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Editorial: Fixed Costs on the Multi-Track - Aidan Ellis, 1 Temple Gardens

22/02/16. I am once again grateful to Lord Justice Jackson for providing the subject matter of this editorial, through his recommendation in the IPA Annual Lecture that the time has come to introduce fixed costs into the ‘lower reaches’ of the multi-track.

I have no doubt that in the coming months many learned critics will have a lot to say about the potential introduction of fixed costs into the multi-track and the detail of the proposals. I will therefore confine myself to three obvious but fundamental points. First, the most principled objection to fixed fees is surely that the difficulty of the case – and the amount of work it requires – is very often unrelated to the value of the claim. Under these proposals, a claim for credit hire charges which happens to exceed £100,000 because of the prestigious nature of the vehicle / length of hire would result in fixed costs of £47,500. By contrast a clinical negligence case involving the death of a child, in which the special damages would necessarily be limited, might well be valued at less than £50,000 in which case the fixed costs would be £18,750. I know which case would take longer to prepare and demand more senior representation.

Second, the proposed bands for fixed fees make no separate allowance for Counsel. If adopted, this would mean that every time a Solicitor chose to instruct Counsel, they would lose some of the costs from their own pot. The biggest profit would obviously be generated by using the most junior fee earners possible and never instructing Counsel. If the ideological intention is to create a fused profession, this would certainly be one step towards that goal.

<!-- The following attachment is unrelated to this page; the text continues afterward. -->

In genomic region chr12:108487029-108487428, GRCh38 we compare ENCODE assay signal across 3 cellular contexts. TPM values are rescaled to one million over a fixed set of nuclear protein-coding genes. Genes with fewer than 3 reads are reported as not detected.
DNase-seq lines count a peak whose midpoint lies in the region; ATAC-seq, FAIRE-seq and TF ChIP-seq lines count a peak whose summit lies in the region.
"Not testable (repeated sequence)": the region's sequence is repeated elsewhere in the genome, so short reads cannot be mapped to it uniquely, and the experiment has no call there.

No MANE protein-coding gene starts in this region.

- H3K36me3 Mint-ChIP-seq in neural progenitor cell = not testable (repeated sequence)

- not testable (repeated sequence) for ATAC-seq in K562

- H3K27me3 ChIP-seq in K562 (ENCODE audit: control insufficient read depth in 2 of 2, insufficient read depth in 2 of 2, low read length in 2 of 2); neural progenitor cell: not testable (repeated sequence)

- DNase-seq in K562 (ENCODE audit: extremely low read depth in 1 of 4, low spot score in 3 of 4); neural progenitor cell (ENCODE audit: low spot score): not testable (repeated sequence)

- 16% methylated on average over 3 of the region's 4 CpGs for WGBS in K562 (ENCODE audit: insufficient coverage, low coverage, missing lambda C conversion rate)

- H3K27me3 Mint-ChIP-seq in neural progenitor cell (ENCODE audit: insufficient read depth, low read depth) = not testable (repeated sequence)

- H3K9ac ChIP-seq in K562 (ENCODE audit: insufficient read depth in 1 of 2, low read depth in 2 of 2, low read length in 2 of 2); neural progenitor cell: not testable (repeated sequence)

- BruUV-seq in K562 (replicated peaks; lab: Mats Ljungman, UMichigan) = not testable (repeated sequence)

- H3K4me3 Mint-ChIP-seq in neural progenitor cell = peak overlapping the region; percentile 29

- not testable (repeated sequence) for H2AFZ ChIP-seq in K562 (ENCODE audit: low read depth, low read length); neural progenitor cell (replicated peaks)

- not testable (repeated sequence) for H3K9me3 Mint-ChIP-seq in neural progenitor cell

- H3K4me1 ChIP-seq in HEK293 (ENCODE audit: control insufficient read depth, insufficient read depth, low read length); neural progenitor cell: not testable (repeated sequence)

Third, fixing costs by the value of the claim only makes for greater certainty if the value of the claim is known at the outset. In many personal injury cases, the value of the claim is not known at the outset. Sometimes it only crystallises with the updated Schedule of Loss and Counter-Schedule. On other occasions, the parties’ valuations remain poles apart at trial. If a case is reasonably prepared on the anticipation of achieving a certain value, but a key quantum witness fails to come up to proof, fixed costs would see the Solicitor’s costs plummet. Conversely, of course, finding a way to inflate the value of the claim, would see costs rise.

As a result, neither frustration with costs budgeting nor familiarity with the fast track regime is sufficient to persuade me that more fixed costs are a good idea. As an aside, those currently arguing for or against the application of fixed costs to cases which started out under the pre-action protocol for low value personal injury claims but are subsequently allocated to the multi-track, may be interested that throughout his speech Jackson LJ refers to the existing reforms introducing fixed fees to fast track personal injury cases. The issue raised in Qader v E-Sure - that the drafting of CPR 45.29A already allows fixed costs in some multi-track cases – was not addressed. On one view that might itself illustrate the difficulty in implementing a new scheme without unintended consequences.

Aidan Ellis
Temple Garden Chambers

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